Google silently changed the Google Maps URL, and no one has noticed how easily they made you pass your location data to many other Google properties.
So what’s the change?
The Google Maps URL changed from
https://www.google.com/maps. This change by Google doesn’t look like a significant change at first, but if you look deeper - it is a big change.
- How do browser permissions work?
- How does this change affect your privacy?
- What can you do to stop this?
- The broader picture
- What are the legal issues with Google Maps?
- Final Thoughts
Let’s dive in!
How do browser permissions work?
To understand what is happening here and its impact on your privacy, let’s first outline how these browser permissions work.
Website visitors are asked for permission to share personal information all the time. In most cases, to enhance your user experience. Whenever you permit a site, say, location permission, in this case; the permission is shared across all sub-pages and directories.
See this example to get more clarity.
Assume you gave
https://www.example.com/some-page your location permission. Now this means that all the pages of this website, like
https://www.example.com/other-page-2, will have your location access, and you have given your location permission to every page on
Makes sense, right?
But the thing to remember is that webpages on
https://widget.example.com/* won’t have your location permission. This is because the browser treats every sub-domain like “www,” “maps,” “app,” etc., as a separate web property.
How does this change affect your privacy?
With the above understanding, we move to Google’s latest change: The Google Maps URL changed from
https://www.google.com/maps. Google moved Google Maps from a sub-domain to a sub-directory.
This means that Google.com (their search engine) and all other properties on this domain will have your location data.
A big threat to your privacy!
This also hints that Google may move other services like Google Drive, Calendar, and Meet to a sub-directory. Hence give Google permission to access your clipboard and camera.
Think of it this way - you had to use Google Meet for a meeting, but if you give camera and microphone access to Meet, now, Google.com would have access to your camera and microphone.
What can you do to stop this?
To be honest, you can’t do much.
However you can certainly stop using all Google services, but there will be times when you’d need to access a document hosted on Google Drive or have to attend a meeting via Google Meet.
To bypass this, you can either open these Google Meet and Drive links in incognito mode or instantly remove the permission when you are done using it.
Here is how to do that on Firefox.
Using a different browser, you can simply search for “Remove website permissions BrowserName.”
The broader picture
Google has a dubious track record for privacy and its clever trick with Google Maps’ URL is just the tip of the iceberg. Google services generally do all they can to grab your data for the company’s benefit.
For instance, all Android devices come with built-in advertising trackers which operate after collecting consent in less than ideal ways. And some APIs for Google Maps set unnecessary by default when embedded in a website. This is an example of how Google carefully crafts its products and their default settings in order to collect as much data as possible.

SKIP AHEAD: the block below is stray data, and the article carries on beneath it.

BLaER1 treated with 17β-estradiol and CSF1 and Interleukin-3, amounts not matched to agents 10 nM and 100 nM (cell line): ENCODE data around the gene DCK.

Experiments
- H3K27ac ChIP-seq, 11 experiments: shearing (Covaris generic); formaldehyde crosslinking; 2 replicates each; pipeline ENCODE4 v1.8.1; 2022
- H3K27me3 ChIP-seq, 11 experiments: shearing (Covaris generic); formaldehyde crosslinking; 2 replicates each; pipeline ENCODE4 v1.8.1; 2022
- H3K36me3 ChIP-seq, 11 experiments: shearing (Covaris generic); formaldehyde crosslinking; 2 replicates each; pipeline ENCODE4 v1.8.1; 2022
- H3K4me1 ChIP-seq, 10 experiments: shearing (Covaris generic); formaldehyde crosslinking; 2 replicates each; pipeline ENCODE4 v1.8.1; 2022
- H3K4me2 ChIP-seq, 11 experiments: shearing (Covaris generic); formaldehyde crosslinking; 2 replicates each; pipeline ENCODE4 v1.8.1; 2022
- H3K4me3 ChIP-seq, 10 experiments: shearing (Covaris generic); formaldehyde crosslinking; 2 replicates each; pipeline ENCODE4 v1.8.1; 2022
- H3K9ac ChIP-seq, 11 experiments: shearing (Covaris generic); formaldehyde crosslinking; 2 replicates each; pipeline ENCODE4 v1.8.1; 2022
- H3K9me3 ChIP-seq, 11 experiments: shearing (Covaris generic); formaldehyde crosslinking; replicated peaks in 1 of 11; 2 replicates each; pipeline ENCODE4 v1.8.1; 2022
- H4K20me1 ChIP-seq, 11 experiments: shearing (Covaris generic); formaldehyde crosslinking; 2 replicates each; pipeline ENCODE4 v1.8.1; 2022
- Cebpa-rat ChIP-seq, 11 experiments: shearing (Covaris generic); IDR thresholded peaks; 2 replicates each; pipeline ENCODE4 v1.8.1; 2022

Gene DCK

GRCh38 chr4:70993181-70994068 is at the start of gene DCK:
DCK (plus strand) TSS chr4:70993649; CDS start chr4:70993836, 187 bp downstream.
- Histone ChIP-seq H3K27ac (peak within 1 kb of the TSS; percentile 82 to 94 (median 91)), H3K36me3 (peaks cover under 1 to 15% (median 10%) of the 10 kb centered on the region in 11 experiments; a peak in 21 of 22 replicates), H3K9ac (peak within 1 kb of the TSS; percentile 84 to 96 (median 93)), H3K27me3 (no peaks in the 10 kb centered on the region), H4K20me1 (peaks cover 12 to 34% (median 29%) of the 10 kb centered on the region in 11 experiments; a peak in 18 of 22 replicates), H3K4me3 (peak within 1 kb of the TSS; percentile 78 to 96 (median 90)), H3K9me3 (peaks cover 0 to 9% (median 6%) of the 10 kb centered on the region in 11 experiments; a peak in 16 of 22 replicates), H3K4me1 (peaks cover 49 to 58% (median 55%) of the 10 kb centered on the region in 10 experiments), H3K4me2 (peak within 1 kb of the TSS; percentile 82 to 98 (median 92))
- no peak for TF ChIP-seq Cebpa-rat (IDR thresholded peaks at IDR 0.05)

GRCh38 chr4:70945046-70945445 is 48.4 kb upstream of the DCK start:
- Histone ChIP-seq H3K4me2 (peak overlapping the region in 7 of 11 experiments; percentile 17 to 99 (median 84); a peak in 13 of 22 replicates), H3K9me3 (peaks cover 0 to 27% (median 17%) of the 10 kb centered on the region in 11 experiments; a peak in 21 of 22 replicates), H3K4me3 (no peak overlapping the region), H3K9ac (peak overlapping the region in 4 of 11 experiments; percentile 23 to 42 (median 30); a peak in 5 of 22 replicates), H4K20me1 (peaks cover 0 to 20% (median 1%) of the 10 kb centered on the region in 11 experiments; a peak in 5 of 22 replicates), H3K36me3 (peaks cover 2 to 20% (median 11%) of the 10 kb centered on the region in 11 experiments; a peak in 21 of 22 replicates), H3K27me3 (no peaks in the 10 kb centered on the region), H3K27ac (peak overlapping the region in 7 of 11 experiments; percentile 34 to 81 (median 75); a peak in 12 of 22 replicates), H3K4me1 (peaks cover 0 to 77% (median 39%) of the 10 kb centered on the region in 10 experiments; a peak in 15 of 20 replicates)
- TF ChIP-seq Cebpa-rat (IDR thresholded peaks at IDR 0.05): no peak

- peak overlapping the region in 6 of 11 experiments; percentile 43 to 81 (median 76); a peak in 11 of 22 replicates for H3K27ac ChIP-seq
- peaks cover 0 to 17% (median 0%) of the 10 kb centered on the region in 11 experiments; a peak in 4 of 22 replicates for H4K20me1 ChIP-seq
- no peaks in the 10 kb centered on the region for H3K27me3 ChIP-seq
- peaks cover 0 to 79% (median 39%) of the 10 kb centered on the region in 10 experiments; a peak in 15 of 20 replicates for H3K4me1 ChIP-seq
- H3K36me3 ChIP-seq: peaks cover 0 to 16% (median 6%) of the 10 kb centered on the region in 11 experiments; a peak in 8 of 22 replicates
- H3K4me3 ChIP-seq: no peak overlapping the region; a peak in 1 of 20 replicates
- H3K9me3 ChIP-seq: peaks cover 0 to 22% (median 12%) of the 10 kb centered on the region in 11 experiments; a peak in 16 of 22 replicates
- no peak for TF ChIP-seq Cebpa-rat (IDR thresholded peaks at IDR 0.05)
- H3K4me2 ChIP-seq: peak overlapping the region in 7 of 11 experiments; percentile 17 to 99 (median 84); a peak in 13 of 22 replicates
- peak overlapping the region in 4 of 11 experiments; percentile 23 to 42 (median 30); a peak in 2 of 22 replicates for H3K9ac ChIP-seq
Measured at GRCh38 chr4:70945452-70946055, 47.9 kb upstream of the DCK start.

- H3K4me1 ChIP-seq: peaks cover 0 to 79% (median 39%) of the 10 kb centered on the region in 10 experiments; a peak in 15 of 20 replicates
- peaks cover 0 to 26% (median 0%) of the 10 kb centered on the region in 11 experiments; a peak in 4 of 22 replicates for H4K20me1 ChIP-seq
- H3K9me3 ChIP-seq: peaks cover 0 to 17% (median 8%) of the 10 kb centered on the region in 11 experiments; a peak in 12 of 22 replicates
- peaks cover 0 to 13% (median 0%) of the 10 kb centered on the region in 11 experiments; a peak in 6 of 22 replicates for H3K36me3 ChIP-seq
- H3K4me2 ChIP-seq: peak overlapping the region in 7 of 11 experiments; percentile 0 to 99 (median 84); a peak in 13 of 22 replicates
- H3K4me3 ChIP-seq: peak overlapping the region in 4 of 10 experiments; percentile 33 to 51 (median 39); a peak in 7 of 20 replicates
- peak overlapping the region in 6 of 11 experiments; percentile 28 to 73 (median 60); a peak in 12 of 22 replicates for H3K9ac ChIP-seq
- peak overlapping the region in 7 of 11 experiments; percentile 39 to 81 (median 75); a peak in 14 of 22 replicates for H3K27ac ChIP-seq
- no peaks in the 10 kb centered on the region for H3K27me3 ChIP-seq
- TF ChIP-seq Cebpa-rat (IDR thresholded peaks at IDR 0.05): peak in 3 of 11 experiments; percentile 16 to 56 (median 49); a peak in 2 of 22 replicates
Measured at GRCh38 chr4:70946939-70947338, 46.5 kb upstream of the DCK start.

What are the legal issues with Google Maps?
If you want to use a Google Maps API for your website, make sure that you know what version you are using, and that you are implementing it in compliance with the law. This often means either asking for consent before placing cookies, or using a different API (if possible).
Cookies with unique identifiers are personal data. The transfer of personal data to Google in the US is the reason Google Analytics came under fire from European data protection authorities and was practically banned from Austria, France, Italy, Denmark, Finland, and Norway (please note that the Norwegian decision is still preliminary). EU-US data transfers is also how Meta got hit by a record €1.2 billion fine and is currently risking a Facebook blackout for Europe (we discussed this important case here).
The legal saga around data transfers is on a halt now because of the new data transfer framework between the EU and the US- but we don't expect the situation to last. The new framework that allows for data transfers suffers from major flaws and will likely be invalidated by the EU Court of Justice (this already happened twice with the Schrems rulings).
This is undoubtedly a clever move by Google to breach your privacy with little effort. Big Co. like Google are always hungry for your data and will do everything they can to get it.
A new era where your privacy is always at risk. Practices like these to get to your data are nothing new and aren’t stopped easily as Google is one of the most influential companies on earth that many rely on.
Four years ago, we took a stance against Google and built a privacy-friendly Google Analytics alternative called Simple Analytics. We believe in data privacy and an independent internet that is friendly to website visitors. If this resonates with you, feel free to have a look at